George Washington Carver – A Biography

George Washington CarverGeorge Washington Carver was an unusual man, but then again geniuses always have their little quirks. I didn’t know much about him aside from the peanuts so I was delighted to learn of his many accomplishments throughout his life.

One of the things that stands out in my mind is his thirst for knowledge. Even before his formal education began with his foster family, he demonstrated a deep curiosity in the world around him. This curiosity led him to become the foremost naturalist of his time.

George Washington Carver was a sickly child with weak lungs and could have been easily dismissed as a liability. Due to his condition he was relegated to tasks normally assigned to women, such as the laundry, gathering eggs and helping Susan Carver with cooking, sewing and
crocheting.

Although technically a slave, the Carvers took care of George and his brother, Jim, as if they were kin. Since schools at that time wouldn’t let black children attend their classes, the Carver boys were educated at home by Susan Carver.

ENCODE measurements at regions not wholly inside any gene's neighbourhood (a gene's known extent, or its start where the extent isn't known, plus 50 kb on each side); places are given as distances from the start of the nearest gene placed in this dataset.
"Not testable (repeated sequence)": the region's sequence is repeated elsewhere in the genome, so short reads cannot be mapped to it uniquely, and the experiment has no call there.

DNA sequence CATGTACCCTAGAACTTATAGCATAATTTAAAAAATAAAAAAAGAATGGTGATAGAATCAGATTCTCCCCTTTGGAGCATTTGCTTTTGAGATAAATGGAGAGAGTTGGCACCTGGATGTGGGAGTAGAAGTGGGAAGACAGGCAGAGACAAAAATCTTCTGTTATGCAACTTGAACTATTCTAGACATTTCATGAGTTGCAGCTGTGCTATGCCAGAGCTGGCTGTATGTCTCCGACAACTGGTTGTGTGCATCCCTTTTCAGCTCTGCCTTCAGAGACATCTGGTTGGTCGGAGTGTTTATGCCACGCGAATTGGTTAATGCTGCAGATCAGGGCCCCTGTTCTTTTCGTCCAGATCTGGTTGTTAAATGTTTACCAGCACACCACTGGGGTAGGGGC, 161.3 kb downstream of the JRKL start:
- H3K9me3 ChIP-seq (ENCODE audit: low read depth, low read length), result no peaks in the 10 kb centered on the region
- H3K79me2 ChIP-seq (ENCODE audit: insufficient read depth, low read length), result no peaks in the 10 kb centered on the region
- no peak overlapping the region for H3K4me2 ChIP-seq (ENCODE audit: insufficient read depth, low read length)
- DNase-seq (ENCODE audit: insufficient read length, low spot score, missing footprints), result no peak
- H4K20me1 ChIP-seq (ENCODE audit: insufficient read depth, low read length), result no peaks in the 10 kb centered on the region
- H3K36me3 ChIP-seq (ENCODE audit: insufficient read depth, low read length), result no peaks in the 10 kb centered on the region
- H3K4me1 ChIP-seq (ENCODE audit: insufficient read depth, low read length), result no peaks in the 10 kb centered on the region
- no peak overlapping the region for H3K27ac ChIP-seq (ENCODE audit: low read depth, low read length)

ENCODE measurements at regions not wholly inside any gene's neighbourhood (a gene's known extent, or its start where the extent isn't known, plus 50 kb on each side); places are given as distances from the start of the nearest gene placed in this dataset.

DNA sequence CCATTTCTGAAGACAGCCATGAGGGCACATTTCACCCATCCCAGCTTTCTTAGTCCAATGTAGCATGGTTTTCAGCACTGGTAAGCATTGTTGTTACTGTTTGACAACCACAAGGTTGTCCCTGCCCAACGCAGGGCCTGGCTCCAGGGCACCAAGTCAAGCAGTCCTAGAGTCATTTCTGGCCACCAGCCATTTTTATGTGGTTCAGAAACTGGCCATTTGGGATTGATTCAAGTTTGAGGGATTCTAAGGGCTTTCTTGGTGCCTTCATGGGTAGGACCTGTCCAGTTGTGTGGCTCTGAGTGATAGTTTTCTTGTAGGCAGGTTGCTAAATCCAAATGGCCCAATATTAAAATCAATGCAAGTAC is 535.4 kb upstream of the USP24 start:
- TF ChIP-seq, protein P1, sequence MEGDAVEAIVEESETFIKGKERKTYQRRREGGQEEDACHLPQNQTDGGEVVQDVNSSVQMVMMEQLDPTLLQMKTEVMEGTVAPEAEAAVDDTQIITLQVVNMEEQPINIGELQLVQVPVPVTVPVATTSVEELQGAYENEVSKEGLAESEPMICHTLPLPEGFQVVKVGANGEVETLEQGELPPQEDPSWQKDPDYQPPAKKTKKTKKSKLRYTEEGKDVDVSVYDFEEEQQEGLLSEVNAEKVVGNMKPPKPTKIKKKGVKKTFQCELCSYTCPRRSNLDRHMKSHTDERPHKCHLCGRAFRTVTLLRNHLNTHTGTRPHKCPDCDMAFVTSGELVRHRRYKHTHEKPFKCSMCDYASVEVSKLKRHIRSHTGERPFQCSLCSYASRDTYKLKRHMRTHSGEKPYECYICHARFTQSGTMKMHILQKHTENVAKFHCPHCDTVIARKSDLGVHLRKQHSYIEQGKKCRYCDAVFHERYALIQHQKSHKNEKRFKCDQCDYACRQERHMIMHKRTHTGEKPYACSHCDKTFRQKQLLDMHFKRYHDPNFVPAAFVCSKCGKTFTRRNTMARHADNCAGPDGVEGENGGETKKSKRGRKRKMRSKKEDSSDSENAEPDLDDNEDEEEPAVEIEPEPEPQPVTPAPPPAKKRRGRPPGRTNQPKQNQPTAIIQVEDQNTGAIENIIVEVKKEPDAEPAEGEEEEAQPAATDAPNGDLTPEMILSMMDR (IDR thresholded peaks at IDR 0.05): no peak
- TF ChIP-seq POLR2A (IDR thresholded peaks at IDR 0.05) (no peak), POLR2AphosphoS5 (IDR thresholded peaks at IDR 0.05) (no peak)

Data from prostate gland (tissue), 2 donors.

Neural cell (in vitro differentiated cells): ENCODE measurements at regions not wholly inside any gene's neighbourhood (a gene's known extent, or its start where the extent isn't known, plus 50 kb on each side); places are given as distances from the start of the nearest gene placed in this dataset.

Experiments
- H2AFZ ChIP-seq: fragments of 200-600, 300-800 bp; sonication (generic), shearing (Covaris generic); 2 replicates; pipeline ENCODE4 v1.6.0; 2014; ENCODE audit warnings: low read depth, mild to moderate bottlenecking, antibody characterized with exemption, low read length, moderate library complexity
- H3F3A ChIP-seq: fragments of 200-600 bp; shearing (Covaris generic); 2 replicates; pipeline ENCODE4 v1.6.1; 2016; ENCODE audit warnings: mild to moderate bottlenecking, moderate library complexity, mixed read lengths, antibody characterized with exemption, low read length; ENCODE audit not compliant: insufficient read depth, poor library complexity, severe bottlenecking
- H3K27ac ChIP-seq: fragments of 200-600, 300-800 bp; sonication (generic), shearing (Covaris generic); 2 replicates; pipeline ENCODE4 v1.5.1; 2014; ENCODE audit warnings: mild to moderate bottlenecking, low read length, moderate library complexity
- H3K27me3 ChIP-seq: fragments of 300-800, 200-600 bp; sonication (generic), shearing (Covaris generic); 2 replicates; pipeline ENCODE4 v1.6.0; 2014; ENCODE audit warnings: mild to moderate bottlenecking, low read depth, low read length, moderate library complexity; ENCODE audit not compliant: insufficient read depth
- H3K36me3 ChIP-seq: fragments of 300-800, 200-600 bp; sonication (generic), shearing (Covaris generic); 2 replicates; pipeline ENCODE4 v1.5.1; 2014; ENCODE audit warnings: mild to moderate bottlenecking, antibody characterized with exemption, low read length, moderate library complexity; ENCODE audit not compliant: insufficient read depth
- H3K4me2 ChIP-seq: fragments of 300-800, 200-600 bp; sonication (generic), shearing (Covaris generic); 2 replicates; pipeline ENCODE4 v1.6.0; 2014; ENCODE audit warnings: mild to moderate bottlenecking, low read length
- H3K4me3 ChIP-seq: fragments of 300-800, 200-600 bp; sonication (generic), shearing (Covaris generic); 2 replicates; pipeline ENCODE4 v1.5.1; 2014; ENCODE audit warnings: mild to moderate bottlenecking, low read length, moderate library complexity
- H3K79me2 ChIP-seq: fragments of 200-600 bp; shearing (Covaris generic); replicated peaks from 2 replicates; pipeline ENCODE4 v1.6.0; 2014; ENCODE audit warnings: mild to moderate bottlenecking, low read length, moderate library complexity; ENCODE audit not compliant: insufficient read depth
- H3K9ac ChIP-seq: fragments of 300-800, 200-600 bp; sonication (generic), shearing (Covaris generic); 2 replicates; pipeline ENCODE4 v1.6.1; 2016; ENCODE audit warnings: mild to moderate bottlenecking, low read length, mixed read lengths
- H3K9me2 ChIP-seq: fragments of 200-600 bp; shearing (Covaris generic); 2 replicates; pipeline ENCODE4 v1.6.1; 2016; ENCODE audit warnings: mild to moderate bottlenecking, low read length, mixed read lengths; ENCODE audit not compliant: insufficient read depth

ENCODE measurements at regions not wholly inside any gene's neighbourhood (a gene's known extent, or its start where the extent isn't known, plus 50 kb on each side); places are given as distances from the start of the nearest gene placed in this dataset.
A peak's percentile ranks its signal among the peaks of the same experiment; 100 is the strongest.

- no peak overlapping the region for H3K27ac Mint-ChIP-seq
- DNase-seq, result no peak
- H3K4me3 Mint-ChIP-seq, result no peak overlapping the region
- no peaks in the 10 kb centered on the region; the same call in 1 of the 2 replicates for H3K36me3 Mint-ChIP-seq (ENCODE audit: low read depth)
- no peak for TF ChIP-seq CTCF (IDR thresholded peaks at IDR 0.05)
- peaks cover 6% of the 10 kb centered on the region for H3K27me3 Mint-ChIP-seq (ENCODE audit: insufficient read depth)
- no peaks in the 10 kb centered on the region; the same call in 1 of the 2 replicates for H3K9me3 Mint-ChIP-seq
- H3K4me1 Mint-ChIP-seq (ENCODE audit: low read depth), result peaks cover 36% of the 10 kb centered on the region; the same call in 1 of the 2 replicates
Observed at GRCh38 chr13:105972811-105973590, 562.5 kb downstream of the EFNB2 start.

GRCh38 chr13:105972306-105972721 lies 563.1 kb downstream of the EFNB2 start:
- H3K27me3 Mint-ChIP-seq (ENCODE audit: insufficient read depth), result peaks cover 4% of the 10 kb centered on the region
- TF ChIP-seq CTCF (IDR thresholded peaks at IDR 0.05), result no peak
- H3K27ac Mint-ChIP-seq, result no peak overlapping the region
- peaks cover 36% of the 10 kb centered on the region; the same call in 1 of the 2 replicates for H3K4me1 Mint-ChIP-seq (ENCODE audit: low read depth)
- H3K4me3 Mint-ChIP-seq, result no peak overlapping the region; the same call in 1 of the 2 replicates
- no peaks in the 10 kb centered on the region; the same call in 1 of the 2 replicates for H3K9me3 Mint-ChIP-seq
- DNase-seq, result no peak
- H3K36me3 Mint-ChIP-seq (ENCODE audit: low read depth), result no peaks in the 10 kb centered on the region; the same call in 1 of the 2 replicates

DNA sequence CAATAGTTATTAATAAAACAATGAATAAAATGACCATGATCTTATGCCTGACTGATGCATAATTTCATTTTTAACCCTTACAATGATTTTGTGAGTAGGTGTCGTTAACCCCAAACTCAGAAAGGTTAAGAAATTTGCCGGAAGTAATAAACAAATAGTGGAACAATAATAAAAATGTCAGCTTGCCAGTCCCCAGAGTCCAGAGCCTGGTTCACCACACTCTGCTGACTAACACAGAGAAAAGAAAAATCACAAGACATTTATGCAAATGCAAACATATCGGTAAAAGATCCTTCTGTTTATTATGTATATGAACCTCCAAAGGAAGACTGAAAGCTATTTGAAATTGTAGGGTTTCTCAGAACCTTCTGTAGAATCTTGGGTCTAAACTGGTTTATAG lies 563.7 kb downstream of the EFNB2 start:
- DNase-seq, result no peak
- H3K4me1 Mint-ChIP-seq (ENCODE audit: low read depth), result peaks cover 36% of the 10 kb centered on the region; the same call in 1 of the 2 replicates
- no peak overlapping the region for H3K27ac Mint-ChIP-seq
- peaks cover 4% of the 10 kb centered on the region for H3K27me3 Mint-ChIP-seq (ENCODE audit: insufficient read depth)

George Washington Carver was an avid learner and quickly completed the knowledge that Susan was able to impart. So a private tutor was hired to keep pace with his intellectual abilities.

While his “book learning” was covered by others, Moses Carver (an expert on the natural world, in general) shared his knowledge and love of nature with the inquisitive boy. His love of music was nurtured by both Moses Carver and his Sunday school teacher, Flora Abbot.

George Washington Carver – The Book

This book of George Washington Carver’s life was very engaging and balanced. Unlike many biographies I have read, George Washington Carver’s wasn’t a glorified “rah rah” session. He was revealed, warts and all, through the pages of this book.

His devotion to Christianity and nature inspired him to work through his personal weaknesses and failings. I particularly enjoyed his battles with Booker T. Washington, the president of Tuskegee Institute where Carver spent the last 40 years of his life.

As the epilogue states:

“George Washington Carver is largely forgotten today, displaced as a symbol of black achievement by men and women invested more in high-profile confrontation than in the patient, incremental progress Carver represented … Since that time he has remained largely a marginal figure in American history.”

I’m glad that the author,  John Perry, took the time to write such an informative, realistic and entertaining book about George Washington Carver. Learning about his life and trials has made my life richer. This will be included for my children’s reading list this school year as well. Obviously, I’m giving this book five stars.

Review

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